in 1786, the Mlosh of North America are criticized as appeasers for paying the pirates of Morocco £10,000 to stop their attacks on ships coming from North American shores. The tactic seems to work, though, and many other governments follow suit. In 1800, the government of Morocco, composed of many of these same pirates, is the first foreign power to recognize the North American Confederation.
in 1804, Alexander Hamilton kills Vice-President Aaron Burr in a pistol duel near Weehawken, New Jersey. Hamilton is arrested and tried for treason; his federalist and economic ideas are branded as the work of a raving madman, and fall out of favor with the public.
in 1934, Eddies at 10 colleges were linked together by the fledgling Knowledge Railroad and began sharing information. Pascal-Edison had technicians working round the clock at each campus to ensure the smooth operation of the Eddies, and the successful test led to the growth of the Railroad to hundreds of other colleges and large institutions within the next year.
in 2002, at the coronation of the Comte de St. Germaine as Pope Righteous I of the Holy British Empire, a trio of Protestants burst in and attempt to assassinate him. The woman of the group, Diana Spencer, manages to plunge her knife into the back of St. Germaine’s head, all the way up to the hilt. St. Germaine hovers near death’s door for seven days, but miraculously recovers, lending even further strength to the rumors that he has been called by God to lead the Empire.
in 1381, following the unrest after Malik al-Shabazz’s assassination, the Caliphate of Africa grants full political rights to all non-Muslims. The move is condemned across Islam, but the unrest in Africa does ease.
Saturday, July 10, 2004
July 10th, 2004
in 1509, Protestant leader Jean Cauvin is born in the Holy British Empire, in the Protestant stronghold of Jesu. He conveniently grew up under the reign of Pope Henry VIII, who allowed the Protestants to worship as they saw fit; Cauvin exploited this and turned thousands of followers against the Church before being executed by Henry’s successor, Pope Edward VI in 1564.
in 1864, the Congress of Nations empanels a committee to draft what will become the constitution of the C.N., the document now known as the Rights of Sentients. The committee consisted of North American Stephen Douglas, Ml’Astran Mandawuy Yunupingu and British Tlal’Min. The Rights of Sentients is recognized today as the foundation on which world government rests.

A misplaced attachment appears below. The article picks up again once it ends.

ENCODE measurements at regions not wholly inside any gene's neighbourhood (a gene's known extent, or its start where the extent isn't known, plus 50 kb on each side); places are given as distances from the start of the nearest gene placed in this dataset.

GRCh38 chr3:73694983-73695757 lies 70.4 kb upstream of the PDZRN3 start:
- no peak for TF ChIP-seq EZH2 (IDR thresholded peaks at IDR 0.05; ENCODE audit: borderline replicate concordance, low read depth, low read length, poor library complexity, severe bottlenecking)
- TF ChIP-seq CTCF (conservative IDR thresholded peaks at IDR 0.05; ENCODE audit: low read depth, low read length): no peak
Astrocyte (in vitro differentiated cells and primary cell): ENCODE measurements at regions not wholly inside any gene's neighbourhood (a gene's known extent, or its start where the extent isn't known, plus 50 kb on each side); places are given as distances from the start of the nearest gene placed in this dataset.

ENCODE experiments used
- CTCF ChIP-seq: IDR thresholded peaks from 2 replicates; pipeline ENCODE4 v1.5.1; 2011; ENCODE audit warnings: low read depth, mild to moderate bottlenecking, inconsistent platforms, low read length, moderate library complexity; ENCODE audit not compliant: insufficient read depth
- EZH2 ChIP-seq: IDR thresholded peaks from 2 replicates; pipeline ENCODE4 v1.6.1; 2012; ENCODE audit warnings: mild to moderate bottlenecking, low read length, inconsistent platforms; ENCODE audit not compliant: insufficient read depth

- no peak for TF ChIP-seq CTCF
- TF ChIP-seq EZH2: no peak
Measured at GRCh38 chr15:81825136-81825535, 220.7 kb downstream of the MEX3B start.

in 1923, Greater Zionist Resistance soldiers take Warsaw. Astrid Pflaume uses this city as her headquarters until her assassination. It is here that she first truly gets to know the people she has been plotting against while she was leading them in revolt; and it is here that her heart is turned toward them, and away from her neo-Nazi colleagues.
in 1925, the Scopes Trial began in Tennessee. Teacher John Scopes had been accused of teaching his class the Christian origin myth instead of evolutionary fact in his biology class; Scopes was found guilty, squashing this fundamentalist uprising in its early days.
in 1947, Major Jesse Marcel spirited the remains of the 2 crashed alien vessels, the four dead bodies and the 3 living aliens to the secret test base the Army has established near Groom Lake, Nevada. Marcel never again speaks of what he saw in Groom Lake; but he continued to have nightmares the rest of his life.
in 4648, Dao-Ming orders his ministers to meet with him. He has been pondering the words of the b’Han scientists, and reading about their culture, the Chdo Democracy. He says to his ministers, “For over a thousand years, my ancestors have led our people; sometimes wisely, sometimes not. Today, I would like to discuss whether or not our rule is right.” For the next week, the question of whether hereditary nobility should continue to exist in the Chinese Empire was debated by those who had the most to lose if it didn’t.
in 1965, Pete Best’s album Pete Best IV hits #1 and stays there for 6 weeks. On the same day, (Can’t Get No) Satisfaction, a single from fellow Englishmen Gathering Moss hits #1 on the singles chart.